In what has been hailed as a major advance in regenerative medicine scientists at McGill University in Montreal, Canada have developed a biomaterial claimed to be tough enough to repair the heart, muscles, and vocal cords.
Led by Professor Luc Mongeau and Assistant Professor Jianyu Li, the team has developed a new injectable hydrogel that provides room for cells to live and grow. Once injected into the body, the biomaterial forms a stable, porous structure allowing live cells to grow or pass through to repair injured organs.
“People recovering from heart damage often face a long and tricky journey. Healing is challenging because of the constant movement tissues must withstand as the heart beats. The same is true for vocal cords. Until now there was no injectable material strong enough for the job,” said Guangyu Bao, a PhD candidate in the Department of Mechanical Engineering at McGill University.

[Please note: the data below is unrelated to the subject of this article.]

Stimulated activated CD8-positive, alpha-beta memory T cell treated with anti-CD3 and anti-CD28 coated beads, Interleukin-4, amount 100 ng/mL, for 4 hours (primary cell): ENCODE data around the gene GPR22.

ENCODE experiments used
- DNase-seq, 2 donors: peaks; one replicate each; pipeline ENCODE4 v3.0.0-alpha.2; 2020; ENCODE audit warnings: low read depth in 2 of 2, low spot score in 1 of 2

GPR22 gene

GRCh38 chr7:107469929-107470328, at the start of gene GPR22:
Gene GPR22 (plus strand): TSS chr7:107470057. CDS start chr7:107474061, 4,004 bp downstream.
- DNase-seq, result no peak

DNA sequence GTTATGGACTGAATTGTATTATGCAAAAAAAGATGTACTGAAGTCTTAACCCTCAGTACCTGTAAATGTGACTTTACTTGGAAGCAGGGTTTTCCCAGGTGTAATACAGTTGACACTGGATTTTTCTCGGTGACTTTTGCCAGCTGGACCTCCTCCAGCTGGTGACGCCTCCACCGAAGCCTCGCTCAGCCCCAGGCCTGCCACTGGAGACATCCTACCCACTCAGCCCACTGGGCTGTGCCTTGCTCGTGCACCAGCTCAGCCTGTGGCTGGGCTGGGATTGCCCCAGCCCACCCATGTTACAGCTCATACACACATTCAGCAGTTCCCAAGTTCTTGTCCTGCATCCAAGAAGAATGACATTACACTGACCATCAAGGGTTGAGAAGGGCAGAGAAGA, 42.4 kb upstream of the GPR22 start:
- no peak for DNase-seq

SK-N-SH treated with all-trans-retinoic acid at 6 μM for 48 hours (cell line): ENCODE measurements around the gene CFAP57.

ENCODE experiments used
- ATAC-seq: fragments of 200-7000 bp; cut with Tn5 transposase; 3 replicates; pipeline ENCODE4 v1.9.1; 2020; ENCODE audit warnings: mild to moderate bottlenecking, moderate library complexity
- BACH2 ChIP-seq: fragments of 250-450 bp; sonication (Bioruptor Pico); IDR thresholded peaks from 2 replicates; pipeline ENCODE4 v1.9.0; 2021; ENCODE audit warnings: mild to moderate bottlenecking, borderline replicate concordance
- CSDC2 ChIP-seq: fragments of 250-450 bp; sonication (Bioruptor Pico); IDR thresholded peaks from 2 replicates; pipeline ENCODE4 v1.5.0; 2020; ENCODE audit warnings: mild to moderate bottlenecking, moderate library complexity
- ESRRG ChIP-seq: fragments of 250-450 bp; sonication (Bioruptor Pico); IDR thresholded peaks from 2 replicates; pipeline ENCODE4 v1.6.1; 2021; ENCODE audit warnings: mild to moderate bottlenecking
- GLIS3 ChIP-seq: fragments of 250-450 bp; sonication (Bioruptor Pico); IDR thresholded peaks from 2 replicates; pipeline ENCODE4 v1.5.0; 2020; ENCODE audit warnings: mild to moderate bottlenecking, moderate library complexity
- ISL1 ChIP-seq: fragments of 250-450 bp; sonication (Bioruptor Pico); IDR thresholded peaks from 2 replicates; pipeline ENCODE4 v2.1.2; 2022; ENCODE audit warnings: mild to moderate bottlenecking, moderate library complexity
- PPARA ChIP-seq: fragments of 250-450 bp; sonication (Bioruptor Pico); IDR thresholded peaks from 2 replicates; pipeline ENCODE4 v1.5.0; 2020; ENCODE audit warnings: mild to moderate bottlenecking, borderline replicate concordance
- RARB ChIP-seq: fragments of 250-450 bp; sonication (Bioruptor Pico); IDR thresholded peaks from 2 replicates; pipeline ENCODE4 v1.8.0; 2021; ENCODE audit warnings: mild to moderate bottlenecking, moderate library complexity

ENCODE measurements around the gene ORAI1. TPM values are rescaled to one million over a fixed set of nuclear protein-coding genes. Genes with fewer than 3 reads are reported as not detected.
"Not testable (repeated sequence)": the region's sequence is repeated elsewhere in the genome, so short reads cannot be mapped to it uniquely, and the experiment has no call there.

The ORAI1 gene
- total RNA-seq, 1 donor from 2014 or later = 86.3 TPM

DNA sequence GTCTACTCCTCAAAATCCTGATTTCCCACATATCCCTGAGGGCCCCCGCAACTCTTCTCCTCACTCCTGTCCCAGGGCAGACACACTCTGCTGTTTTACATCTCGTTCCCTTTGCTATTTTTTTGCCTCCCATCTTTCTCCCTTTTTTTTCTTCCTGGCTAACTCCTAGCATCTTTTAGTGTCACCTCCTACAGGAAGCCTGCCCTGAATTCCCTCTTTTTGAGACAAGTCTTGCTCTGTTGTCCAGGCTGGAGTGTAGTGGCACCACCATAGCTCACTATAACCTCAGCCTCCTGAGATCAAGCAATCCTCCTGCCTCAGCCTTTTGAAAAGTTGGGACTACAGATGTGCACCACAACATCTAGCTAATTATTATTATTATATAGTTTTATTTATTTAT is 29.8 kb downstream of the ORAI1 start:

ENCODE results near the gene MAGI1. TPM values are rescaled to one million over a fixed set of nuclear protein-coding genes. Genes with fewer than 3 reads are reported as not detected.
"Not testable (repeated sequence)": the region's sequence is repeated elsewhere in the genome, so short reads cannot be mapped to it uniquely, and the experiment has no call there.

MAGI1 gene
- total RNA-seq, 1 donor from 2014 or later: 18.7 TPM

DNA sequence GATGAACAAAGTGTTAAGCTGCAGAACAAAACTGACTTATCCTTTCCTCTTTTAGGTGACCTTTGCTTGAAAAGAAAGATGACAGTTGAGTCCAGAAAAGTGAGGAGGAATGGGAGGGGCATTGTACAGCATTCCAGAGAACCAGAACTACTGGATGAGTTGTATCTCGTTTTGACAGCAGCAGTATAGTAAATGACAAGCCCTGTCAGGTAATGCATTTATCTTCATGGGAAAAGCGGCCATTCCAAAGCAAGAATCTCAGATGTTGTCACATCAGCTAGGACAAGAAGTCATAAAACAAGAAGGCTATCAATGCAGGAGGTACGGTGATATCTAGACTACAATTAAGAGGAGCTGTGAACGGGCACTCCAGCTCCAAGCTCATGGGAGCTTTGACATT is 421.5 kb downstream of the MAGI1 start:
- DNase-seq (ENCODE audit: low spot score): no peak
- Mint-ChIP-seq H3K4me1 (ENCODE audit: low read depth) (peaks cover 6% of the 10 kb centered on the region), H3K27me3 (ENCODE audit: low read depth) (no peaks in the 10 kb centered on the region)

“The results are promising, and we hope that one day the new hydrogel will be used as an implant to restore the voice of people with damaged vocal cords, for example laryngeal cancer survivors,” he added.
During their research, which is reported in the journal Advanced Science the scientists tested the durability of their hydrogel in a machine they developed to simulate the extreme biomechanics of human vocal cords. Vibrating at 120 times a second for over six million cycles, the new biomaterial remained intact while other standard hydrogels fractured into pieces, unable to deal with the stress of the load.
“We were incredibly excited to see it worked perfectly in our test. Before our work, no injectable hydrogels possessed both high porosity and toughness at the same time. To solve this issue, we introduced a pore-forming polymer to our formula,” said Guangyu Bao.
The group claims that as well as tissue repair, the innovation could also have applications in drug delivery, tissue engineering, and the creation of model tissues for drug screening. The team is even looking to use the hydrogel technology to create lungs to test COVID-19 drugs.